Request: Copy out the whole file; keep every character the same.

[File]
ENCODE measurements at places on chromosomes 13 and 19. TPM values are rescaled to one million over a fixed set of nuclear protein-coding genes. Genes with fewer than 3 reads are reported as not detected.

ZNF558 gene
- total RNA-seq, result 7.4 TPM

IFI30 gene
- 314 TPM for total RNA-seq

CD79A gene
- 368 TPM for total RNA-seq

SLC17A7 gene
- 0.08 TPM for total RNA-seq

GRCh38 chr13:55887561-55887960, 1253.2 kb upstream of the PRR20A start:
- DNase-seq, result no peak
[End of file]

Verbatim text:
ENCODE measurements at places on chromosomes 13 and 19. TPM values are rescaled to one million over a fixed set of nuclear protein-coding genes. Genes with fewer than 3 reads are reported as not detected.

ZNF558 gene
- total RNA-seq, result 7.4 TPM

IFI30 gene
- 314 TPM for total RNA-seq

CD79A gene
- 368 TPM for total RNA-seq

SLC17A7 gene
- 0.08 TPM for total RNA-seq

GRCh38 chr13:55887561-55887960, 1253.2 kb upstream of the PRR20A start:
- DNase-seq, result no peak